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By: Joachim Hagopian
Scientists have recently reported that mass extinctions of marine animals may soon be occurring at alarmingly rapid rates than previously projected due to pollution, rising water temperatures and loss of habitat. Many land species also face a similar fate for the same reasons. But perhaps the biggest foreboding danger of all facing humans is the loss of the global honeybee population. The consequence of a dying bee population impacts man at the highest levels on our food chain, posing an enormously grave threat to human survival. Since no other single animal species plays a more significant role in producing the fruits and vegetables that we humans commonly take for granted yet require near daily to stay alive, the greatest modern scientist Albert Einstein once prophetically remarked, “Mankind will not survive the honeybees’ disappearance for more than five years.”
Since 2006 beekeepers have been noticing their honeybee populations have been dying off at increasingly rapid rates. Subsequently researchers have been scrambling to come up with an accurate explanation and an effective strategy to save the bees and in turn save us homo sapiens from extinction. Recent harsh winters that stay freezing cold well into spring have been instrumental in decimating the honeybee population in Iowa by up to 70% as well as the other historically high yielding honey states – the Dakotas, Montana, Minnesota. The northern Plains and Midwestern states that have regionally always produced the nation’s most honey have been severely hurt by the long harsh winters in the last couple years. Florida as the third largest honey producer and especially California always among the top producers have been hit especially hard by decreasing bee colony populations. In 2006 when the problem of bee loss first was noticed, California was right up at the top with North Dakota producing nearly twice as much honey as the next state South Dakota but its bee numbers have incurred such heavy losses that in 2011, though still second, California’s honey production fell by nearly half in just six years. The recent severe drought in California has become an additional factor driving both its honey yield and bee numbers down as less rain means less flowers available to pollinate.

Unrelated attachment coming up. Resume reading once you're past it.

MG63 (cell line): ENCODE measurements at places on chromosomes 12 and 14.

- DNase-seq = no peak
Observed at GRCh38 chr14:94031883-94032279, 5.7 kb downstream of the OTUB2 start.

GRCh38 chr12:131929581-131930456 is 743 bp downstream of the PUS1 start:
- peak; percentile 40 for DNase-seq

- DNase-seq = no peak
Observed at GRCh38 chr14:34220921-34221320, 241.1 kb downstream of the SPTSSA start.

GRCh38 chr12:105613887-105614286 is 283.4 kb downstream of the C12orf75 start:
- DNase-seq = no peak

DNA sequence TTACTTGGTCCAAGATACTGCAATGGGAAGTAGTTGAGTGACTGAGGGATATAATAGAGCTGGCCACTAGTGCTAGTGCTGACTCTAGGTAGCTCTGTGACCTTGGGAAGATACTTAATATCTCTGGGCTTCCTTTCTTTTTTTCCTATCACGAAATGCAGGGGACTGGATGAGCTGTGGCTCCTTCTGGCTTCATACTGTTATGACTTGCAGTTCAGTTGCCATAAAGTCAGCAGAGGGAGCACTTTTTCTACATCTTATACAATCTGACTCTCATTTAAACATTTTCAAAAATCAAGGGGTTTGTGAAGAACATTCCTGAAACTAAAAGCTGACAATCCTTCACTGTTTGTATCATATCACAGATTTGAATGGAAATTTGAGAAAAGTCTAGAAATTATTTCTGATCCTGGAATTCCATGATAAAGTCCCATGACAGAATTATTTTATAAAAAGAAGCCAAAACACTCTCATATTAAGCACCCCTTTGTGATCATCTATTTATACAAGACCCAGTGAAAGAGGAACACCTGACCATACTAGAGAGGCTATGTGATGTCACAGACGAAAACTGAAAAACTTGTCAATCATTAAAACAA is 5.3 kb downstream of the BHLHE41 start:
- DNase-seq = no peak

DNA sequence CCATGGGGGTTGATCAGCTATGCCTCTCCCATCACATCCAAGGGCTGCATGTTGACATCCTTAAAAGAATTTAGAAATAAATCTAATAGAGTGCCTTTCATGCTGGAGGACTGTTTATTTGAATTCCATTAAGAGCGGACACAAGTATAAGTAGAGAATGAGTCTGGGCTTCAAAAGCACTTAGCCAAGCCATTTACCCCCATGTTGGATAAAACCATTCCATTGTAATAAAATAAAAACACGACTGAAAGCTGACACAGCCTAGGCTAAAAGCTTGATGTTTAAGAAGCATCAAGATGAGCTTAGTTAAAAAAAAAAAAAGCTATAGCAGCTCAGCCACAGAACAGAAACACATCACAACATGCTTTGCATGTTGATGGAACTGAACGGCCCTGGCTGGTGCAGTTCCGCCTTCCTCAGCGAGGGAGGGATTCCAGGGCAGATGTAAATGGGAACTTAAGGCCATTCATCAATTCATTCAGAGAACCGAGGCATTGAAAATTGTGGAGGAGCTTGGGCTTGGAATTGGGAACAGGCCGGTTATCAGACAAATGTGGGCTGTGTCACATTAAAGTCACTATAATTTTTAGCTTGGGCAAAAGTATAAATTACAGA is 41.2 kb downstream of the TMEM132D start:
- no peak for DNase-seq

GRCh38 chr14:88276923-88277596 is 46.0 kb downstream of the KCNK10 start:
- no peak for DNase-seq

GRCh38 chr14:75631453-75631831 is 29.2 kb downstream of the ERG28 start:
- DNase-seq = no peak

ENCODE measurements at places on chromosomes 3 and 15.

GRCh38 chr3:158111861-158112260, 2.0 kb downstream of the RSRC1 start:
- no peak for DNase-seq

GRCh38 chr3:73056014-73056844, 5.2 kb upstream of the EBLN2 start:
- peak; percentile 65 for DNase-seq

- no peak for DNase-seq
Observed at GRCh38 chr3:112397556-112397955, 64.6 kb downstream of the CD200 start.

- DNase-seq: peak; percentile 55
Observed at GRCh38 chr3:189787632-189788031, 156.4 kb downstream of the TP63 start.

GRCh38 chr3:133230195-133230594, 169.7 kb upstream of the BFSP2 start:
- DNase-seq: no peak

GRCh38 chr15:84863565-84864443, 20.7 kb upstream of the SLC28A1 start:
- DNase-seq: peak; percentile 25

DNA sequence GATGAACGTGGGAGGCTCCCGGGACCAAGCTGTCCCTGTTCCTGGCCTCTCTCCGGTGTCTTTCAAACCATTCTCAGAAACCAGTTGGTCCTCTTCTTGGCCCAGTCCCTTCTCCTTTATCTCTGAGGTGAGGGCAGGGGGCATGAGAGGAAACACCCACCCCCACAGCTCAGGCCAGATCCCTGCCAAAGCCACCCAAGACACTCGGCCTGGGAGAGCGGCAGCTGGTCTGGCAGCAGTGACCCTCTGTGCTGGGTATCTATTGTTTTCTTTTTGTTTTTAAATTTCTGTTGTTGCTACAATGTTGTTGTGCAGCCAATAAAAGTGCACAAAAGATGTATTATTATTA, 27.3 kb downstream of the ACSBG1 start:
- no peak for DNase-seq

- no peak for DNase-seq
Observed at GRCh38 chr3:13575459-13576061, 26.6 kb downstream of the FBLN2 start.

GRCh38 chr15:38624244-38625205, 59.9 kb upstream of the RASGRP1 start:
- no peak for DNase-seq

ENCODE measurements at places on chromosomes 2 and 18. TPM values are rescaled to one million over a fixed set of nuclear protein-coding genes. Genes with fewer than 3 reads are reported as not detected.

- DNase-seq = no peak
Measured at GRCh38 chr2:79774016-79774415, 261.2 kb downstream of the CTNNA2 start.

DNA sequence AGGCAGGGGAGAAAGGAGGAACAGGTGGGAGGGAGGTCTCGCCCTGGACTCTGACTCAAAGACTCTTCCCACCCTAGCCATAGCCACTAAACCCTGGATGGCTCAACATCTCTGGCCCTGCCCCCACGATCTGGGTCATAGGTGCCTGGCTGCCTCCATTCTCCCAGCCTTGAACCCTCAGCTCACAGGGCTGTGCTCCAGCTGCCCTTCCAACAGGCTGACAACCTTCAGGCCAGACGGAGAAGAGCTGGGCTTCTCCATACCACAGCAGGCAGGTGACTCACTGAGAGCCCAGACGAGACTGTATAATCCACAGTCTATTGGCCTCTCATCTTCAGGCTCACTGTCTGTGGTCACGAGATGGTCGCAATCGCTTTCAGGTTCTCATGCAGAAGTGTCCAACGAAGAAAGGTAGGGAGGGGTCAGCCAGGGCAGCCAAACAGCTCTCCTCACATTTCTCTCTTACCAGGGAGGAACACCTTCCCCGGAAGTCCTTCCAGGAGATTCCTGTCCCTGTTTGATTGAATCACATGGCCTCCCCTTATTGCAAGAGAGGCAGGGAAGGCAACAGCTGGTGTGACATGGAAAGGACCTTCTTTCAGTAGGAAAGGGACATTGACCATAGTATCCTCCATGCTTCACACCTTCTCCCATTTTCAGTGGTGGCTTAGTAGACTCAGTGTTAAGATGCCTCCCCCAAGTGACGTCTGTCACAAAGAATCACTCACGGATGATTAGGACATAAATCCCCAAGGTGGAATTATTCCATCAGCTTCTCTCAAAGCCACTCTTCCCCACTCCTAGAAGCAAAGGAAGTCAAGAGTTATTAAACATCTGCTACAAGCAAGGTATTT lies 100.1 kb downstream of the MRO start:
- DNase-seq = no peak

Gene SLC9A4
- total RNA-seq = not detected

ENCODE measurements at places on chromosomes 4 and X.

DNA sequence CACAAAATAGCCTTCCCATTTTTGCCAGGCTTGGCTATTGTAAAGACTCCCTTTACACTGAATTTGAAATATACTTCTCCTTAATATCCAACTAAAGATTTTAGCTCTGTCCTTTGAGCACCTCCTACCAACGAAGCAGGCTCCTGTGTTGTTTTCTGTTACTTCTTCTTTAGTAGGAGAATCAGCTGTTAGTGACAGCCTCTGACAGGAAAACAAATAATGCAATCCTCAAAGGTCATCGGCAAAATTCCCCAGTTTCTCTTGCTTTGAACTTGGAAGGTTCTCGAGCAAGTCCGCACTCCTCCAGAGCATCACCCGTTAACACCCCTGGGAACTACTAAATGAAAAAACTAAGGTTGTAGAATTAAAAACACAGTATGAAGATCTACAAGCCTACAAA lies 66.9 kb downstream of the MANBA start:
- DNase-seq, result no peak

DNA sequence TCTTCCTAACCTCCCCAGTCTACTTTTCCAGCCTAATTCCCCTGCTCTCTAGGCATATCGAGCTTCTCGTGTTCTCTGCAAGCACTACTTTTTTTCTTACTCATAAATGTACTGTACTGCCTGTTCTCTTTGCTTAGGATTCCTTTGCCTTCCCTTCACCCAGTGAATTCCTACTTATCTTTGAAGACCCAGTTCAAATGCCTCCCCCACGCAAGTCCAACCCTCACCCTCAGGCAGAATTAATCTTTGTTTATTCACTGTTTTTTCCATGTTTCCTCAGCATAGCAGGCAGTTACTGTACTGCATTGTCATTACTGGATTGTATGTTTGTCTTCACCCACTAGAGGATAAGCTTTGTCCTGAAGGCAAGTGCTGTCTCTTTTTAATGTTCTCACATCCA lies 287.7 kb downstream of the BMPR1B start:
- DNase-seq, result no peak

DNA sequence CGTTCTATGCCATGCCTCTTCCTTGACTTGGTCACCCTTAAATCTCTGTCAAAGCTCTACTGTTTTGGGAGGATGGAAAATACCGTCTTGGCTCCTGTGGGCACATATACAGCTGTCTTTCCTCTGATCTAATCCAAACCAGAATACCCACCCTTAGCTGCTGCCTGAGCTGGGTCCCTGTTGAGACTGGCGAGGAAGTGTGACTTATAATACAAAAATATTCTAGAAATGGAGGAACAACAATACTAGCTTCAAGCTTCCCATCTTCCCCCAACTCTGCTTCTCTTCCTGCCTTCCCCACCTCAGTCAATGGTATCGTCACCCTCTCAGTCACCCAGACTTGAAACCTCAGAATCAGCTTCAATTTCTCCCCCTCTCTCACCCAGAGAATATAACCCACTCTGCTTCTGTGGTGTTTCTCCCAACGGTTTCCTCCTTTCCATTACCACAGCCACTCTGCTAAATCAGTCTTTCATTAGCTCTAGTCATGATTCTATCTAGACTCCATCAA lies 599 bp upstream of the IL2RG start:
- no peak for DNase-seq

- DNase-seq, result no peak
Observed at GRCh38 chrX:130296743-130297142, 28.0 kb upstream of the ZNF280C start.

Honeybee Colony Collapse Disorder (CCD) as this loss of bee phenomenon has been called is currently recognized as such an urgent crisis that a month ago Newsweek ran an article outlining the U.S. Department of Agriculture (USDA) announcement that it will provide a $3 million subsidy in order to help the one animal on the planet that will either make or break food prices. According to the latest USDA industry survey, this emergency plan assistance comes after nearly a third of commercial honeybees died last winter, a whopping increase of 42% from the previous year. The three million dollar giveaway program is designed to entice both Midwest dairy farmers and cattle ranchers to reseed their fields this spring with eco-friendly crops like alfalfa and clover to develop healthier habitats for increasing the national bee population. Farmers and ranchers only had until March 21st, 2014 to sign up and take advantage as eligible seedling recipients.
Last month’s Newsweek reported that honeybees in trucks migrate to various regions of the country to pollinate an estimated $40 billion worth of the nation’s agricultural produce each year. This means that every third bite of food we eat comes as the result of bees and other pollinators. USDA Agriculture Secretary Tom Vilsack stated that more than 130 fruits and vegetables that make up a nutritious diet are cross pollinated by honeybees. Commercial bees raised on farms and then shipped to other farms in the country used for pollination purposes along with wild bees are responsible for pollination of an estimated 80% of all food crops in the United States.